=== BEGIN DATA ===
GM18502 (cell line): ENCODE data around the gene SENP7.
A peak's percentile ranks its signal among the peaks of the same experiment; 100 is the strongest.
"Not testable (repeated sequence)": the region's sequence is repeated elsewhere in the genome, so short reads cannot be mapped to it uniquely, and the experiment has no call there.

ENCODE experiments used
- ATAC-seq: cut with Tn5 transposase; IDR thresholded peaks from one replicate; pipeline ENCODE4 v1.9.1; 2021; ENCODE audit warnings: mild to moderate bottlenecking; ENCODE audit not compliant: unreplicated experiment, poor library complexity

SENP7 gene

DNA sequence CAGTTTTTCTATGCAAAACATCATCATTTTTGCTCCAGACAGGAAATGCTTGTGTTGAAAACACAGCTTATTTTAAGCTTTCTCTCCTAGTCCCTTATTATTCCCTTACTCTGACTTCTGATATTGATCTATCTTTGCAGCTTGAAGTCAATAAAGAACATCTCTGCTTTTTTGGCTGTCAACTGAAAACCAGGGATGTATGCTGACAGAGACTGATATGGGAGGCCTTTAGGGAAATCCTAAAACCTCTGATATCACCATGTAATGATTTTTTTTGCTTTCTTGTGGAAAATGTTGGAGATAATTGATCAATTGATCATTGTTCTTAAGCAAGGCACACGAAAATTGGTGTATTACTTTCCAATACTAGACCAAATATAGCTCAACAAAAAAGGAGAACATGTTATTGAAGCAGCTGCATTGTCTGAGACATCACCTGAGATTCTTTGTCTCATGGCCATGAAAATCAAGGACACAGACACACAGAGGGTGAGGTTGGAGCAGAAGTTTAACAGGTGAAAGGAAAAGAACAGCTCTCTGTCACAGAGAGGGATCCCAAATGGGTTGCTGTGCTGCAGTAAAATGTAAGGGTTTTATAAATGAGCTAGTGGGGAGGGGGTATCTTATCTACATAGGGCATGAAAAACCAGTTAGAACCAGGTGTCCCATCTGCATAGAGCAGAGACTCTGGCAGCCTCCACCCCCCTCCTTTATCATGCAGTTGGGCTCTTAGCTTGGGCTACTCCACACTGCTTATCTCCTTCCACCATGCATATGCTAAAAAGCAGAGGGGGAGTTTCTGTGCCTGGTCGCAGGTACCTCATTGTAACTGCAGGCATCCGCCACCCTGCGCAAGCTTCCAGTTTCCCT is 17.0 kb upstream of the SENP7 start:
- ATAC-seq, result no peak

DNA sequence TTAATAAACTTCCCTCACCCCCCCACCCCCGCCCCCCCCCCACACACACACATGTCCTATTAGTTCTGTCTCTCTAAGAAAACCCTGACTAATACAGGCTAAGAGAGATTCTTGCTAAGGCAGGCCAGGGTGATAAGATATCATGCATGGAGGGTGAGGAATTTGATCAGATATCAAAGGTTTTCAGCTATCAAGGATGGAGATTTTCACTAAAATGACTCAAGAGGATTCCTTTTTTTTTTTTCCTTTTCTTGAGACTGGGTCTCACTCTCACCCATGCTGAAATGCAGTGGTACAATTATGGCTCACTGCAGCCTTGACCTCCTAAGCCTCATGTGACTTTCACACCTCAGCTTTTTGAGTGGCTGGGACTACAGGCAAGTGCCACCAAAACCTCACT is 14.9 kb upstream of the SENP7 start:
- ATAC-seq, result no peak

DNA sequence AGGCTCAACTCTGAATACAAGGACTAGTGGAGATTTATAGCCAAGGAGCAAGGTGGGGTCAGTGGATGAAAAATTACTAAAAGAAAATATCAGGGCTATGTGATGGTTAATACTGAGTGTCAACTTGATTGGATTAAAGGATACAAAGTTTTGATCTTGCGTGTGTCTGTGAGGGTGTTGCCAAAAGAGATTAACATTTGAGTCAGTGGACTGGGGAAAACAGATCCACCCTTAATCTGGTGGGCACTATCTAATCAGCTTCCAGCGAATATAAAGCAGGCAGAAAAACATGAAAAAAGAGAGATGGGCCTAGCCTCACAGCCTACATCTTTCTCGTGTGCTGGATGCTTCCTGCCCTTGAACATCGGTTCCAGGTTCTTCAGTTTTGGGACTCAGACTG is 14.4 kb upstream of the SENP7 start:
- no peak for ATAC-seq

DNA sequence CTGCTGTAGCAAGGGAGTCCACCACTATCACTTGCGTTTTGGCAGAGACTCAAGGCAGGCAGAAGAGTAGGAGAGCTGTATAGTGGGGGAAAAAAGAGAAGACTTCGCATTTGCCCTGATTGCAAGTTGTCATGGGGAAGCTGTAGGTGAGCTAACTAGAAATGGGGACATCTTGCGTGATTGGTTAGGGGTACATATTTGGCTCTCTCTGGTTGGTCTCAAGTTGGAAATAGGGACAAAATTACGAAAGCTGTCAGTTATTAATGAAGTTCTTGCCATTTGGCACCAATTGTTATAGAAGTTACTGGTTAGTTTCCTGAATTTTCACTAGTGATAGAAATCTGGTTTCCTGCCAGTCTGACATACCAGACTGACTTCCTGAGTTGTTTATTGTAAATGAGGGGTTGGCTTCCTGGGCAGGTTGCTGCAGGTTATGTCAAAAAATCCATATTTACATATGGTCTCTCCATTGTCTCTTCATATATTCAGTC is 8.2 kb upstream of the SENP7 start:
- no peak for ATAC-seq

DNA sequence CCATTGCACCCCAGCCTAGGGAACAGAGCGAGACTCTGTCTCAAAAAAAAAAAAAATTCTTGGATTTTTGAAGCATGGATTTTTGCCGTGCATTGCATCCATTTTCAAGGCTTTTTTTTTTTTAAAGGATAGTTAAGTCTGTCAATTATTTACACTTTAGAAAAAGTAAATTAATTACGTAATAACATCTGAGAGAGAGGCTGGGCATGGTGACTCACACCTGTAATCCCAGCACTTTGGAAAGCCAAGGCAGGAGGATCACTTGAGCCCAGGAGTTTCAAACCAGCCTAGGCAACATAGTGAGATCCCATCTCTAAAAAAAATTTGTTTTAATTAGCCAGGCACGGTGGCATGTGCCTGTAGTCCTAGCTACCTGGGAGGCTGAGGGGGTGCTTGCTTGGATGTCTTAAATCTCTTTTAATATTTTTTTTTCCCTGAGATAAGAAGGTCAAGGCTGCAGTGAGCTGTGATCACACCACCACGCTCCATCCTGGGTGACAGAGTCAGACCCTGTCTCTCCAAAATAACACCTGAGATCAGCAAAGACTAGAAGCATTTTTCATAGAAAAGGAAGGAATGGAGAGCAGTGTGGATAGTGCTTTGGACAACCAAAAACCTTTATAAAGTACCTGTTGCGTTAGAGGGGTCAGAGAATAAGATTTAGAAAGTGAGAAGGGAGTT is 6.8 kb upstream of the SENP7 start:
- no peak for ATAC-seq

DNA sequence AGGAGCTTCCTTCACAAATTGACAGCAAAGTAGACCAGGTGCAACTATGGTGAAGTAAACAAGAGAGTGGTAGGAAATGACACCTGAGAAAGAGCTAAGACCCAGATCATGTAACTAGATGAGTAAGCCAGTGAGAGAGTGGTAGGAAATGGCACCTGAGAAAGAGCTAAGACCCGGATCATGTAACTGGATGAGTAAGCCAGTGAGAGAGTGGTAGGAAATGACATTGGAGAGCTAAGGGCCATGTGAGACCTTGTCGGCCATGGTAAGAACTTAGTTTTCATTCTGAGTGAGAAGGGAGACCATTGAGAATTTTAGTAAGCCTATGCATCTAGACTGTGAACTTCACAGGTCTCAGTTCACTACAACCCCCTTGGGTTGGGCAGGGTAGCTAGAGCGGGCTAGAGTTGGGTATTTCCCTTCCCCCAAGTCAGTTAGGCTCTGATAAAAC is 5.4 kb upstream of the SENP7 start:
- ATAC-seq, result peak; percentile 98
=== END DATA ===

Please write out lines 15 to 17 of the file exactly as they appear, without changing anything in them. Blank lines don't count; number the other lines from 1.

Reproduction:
DNA sequence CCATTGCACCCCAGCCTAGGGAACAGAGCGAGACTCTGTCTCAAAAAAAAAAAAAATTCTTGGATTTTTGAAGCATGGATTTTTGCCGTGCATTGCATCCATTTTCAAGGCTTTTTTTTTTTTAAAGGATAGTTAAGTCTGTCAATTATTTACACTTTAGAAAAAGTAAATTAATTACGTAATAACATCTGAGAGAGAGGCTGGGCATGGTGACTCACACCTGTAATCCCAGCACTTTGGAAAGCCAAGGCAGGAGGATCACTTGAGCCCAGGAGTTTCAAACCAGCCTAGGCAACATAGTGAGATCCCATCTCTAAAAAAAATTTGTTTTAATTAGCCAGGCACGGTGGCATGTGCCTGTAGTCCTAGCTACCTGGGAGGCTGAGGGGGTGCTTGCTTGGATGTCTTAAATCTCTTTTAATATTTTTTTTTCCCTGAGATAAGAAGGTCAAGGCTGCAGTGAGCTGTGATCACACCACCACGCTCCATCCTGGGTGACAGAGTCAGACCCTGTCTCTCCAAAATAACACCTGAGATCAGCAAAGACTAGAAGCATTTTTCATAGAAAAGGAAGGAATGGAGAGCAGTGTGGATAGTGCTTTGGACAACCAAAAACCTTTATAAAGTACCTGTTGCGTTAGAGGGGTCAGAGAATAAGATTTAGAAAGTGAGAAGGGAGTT is 6.8 kb upstream of the SENP7 start:
- no peak for ATAC-seq

DNA sequence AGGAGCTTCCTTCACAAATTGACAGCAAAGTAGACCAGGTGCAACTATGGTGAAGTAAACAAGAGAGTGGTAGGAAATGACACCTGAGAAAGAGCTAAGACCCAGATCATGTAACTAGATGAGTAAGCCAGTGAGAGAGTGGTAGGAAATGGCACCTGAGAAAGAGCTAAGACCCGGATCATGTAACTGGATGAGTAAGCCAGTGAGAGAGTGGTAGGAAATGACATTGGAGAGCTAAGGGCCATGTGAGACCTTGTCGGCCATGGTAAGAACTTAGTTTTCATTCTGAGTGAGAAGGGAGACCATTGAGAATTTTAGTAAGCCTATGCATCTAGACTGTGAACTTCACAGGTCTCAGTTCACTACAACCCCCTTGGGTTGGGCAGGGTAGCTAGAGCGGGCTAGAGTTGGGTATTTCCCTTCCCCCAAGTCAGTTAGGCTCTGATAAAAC is 5.4 kb upstream of the SENP7 start: